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Bluegrass Jam helps Willow Brook hit the right notes

By Rod Lee

The “Bluegrass Jam” for which Willow Brook Restaurant on Hastings St. (Rt. 16) in Mendon is justly celebrated began to happen within a year or so of the establishment’s opening in November of 2009 and is still going as strong as a Bill Monroe or Hank Williams tune that lingers on the ears.

But don’t think for a minute that there is anything one-dimensional about the Hackenson family’s Tuesday-through-Sunday operation (the restaurant is closed on Mondays).

In fact, the pickers and warblers appear only on the first Thursday from 6:00 to 9:00 p.m., arranging themselves in a fan-shaped ensemble at the back of a room off the bar and hardly without introduction launching into such favorites as “I Saw the Light,” “Wabash Cannonball” and “Rocky Top.” That it is officially a “Jam”—as made apparent by the announcement on the sandwich board that is placed out front—means that musicians are liable to drop in at any point during the proceedings, pick up a fiddle or a guitar and join in. It is not unusual to see up to a dozen people participating in what becomes a free-wheeling three-hour show.

This is exactly what happened the evening of February 2nd when the night started with six people and grew to eleven after a short break between sets. Called “Mendon County,” the group covered a number of classics including “Take a Little Piece of My Heart” as an opening number, “Walking after Midnight” and “Mama Don’t Let Your Babies Grow Up to be Cowboys.” There was even some yodeling thrown in.

Without question, Willow Brook’s Sharon Hackenson said, the Bluegrass Jam has been a boon to the restaurant’s appeal. “We hadn’t been in business long when someone came by and asked if we were interested in hosting” such an event, she said. “It brings in so many people. It’s loud but it’s fun, a knee-slapping good time.”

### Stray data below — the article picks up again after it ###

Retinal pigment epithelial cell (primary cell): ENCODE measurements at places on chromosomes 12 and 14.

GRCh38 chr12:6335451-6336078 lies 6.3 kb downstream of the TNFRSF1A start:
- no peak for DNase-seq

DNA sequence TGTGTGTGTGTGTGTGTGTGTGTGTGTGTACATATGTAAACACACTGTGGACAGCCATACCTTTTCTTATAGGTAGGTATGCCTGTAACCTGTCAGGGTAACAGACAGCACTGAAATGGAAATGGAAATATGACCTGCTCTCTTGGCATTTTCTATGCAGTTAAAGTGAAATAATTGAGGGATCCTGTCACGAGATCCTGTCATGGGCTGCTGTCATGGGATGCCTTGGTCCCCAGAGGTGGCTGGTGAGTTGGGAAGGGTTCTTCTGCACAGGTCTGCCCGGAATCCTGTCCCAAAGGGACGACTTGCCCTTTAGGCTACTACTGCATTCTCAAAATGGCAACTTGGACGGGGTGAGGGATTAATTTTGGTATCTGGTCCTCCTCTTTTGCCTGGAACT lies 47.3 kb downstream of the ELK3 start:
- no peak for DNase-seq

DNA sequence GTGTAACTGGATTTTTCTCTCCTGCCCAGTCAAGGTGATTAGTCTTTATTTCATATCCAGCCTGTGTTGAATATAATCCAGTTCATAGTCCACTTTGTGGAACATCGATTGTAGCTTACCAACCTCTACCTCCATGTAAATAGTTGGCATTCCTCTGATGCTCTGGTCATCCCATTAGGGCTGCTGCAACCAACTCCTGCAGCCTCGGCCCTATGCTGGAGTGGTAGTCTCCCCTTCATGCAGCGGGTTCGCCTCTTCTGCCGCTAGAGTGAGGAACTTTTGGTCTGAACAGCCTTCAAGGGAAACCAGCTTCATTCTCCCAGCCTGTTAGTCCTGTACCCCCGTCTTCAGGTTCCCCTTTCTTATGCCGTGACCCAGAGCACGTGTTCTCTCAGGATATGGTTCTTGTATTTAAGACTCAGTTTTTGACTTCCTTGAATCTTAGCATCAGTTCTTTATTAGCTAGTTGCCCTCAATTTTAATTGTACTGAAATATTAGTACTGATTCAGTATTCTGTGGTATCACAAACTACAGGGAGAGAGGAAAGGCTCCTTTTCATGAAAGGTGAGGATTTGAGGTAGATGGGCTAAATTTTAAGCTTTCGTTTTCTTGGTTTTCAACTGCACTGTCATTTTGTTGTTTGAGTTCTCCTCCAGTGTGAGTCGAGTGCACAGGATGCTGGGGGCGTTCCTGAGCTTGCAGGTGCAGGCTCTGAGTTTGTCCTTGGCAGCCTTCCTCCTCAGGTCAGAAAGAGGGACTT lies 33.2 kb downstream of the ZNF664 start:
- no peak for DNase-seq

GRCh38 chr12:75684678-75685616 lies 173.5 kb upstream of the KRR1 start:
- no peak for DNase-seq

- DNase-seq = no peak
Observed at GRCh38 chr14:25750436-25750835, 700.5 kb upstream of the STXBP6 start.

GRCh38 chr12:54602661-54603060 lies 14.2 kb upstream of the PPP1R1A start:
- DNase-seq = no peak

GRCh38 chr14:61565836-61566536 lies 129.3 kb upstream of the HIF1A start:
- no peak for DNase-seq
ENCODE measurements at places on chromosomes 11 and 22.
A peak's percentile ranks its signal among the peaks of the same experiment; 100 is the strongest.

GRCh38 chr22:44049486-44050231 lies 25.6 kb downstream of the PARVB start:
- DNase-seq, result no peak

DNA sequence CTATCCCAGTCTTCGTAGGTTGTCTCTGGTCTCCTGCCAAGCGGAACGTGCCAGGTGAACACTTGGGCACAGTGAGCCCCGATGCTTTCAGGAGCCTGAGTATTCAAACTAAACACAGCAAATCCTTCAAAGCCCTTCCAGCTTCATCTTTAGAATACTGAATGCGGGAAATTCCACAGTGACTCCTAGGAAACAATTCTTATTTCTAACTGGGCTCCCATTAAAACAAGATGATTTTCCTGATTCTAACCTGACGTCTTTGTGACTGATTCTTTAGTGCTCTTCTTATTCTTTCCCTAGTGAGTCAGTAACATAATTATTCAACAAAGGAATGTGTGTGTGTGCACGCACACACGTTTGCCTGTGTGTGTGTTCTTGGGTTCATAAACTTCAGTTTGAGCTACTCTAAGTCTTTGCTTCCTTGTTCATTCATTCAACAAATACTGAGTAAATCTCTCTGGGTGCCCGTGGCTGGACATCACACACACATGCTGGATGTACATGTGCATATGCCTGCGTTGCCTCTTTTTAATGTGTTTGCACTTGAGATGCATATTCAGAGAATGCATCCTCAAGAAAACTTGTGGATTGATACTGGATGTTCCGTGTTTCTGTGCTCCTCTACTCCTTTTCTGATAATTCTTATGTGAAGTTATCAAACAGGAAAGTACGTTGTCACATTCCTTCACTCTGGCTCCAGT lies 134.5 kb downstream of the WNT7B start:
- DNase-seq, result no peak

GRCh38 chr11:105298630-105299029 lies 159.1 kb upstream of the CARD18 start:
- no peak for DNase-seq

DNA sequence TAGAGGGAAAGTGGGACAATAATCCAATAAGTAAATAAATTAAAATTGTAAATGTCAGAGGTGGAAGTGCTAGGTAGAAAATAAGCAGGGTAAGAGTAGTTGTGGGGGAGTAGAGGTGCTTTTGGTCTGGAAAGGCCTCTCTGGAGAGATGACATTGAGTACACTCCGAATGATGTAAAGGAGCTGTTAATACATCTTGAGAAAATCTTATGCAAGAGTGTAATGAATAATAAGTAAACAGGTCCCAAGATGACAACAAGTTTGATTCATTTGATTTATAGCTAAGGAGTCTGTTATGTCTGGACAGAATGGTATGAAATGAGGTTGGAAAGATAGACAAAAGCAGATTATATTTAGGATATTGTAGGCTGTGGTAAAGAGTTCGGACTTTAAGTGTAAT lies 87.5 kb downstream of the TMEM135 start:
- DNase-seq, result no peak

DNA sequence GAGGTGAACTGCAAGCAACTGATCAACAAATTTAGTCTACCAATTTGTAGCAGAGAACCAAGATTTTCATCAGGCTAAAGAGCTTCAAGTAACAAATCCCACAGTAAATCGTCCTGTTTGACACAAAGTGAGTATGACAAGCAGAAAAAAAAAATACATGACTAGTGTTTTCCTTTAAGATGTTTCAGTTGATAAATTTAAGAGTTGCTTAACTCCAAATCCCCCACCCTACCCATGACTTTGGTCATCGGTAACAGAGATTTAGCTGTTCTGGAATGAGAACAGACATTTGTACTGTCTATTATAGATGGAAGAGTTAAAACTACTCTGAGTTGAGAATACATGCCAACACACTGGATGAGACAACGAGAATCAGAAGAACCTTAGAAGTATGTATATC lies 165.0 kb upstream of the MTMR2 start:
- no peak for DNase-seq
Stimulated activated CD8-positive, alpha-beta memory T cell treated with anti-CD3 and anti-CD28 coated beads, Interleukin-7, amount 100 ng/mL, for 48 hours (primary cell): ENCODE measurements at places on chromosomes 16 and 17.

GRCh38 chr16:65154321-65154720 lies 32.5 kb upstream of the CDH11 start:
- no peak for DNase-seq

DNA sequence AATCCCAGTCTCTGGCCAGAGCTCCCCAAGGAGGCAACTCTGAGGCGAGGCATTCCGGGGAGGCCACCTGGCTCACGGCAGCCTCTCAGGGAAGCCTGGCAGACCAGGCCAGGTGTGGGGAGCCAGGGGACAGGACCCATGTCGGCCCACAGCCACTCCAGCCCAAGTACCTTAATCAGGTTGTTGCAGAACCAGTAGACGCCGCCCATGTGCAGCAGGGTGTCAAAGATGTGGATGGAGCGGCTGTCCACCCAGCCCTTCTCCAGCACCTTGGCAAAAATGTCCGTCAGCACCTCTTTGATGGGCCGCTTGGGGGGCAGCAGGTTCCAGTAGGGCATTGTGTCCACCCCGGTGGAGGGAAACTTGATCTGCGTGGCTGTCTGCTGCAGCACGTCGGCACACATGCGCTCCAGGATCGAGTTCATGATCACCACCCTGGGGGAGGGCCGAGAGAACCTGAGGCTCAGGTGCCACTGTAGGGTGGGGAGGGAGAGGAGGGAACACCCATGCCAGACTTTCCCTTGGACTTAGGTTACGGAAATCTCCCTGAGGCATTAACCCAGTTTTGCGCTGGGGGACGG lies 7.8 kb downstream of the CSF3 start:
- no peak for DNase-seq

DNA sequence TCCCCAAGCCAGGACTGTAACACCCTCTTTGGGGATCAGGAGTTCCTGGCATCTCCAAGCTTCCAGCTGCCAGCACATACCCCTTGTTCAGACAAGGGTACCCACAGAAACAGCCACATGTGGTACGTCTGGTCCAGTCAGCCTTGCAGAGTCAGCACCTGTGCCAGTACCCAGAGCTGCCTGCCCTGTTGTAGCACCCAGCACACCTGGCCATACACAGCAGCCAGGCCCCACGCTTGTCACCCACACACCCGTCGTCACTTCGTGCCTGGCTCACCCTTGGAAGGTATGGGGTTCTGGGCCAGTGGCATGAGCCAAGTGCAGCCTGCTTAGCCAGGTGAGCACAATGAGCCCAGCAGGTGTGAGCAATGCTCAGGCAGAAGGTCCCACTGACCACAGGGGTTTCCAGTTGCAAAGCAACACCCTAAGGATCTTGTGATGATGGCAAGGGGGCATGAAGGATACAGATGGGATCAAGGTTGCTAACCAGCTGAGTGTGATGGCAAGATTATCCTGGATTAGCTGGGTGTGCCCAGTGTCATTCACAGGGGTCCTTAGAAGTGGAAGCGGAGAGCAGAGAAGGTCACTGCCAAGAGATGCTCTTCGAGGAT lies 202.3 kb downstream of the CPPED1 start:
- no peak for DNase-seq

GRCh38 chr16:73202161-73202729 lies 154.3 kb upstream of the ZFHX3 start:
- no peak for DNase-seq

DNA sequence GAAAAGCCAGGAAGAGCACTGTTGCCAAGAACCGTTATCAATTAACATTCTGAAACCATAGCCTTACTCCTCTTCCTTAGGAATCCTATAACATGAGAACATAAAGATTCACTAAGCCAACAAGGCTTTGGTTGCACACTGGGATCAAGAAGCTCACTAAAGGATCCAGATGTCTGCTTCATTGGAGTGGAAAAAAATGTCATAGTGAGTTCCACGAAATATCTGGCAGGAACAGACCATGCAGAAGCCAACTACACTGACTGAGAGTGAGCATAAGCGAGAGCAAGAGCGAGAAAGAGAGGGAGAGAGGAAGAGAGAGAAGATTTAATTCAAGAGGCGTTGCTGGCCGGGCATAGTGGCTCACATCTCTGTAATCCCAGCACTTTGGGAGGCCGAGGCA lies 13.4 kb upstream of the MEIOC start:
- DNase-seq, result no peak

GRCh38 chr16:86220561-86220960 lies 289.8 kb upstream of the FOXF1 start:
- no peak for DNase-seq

That Ms. Hackenson, her husband Steve and their children can say business is “great” can be attributed, however, to the rest of what they put on the table. Besides casual dining six days a week Willow Brook offers a Sunday breakfast buffet (9:00 to 11:30), an Early Bird menu (4:00 to 6:00) every day and an ice-cream counter that is operational year-round with thirty-two flavors of Richardson’s.

Always with any venture of the sort there will be mixed reviews but as Ms. Hackenson points out “comment cards” returned by customers are “95% positive.” A wide-ranging menu is apt to have patrons applauding the turkey dinner that “reminds me of a home-cooked Thanksgiving meal,” the Yankee pot roast, the turkey croquettes described as “divine,” the scallop roll, the Indian pudding or the steak tips.

Willow Brook’s forte is American comfort food.

Another reason for the restaurant’s success is “we do a lot of functions; bereavements, baby showers, bridal showers, weddings” and private parties, Ms. Hackenson said. “Paint Night,” crafts get-togethers and a “Talk like a Pirate” event in the Boat Room are staple ingredients that keep the place humming.

Being able to accommodate up to 100 people for such gatherings is an asset. The “Boat Room” alone can handle up to 32 people.

Situated on the site of the former Lowell’s which was one of the Blackstone Valley’s most popular eateries, Willow Brook is a more than a worthy successor. The atmosphere is inviting, even when the Bluegrass Jam isn’t happening.

Contact Rod Lee at [email protected] or 774-232-2999.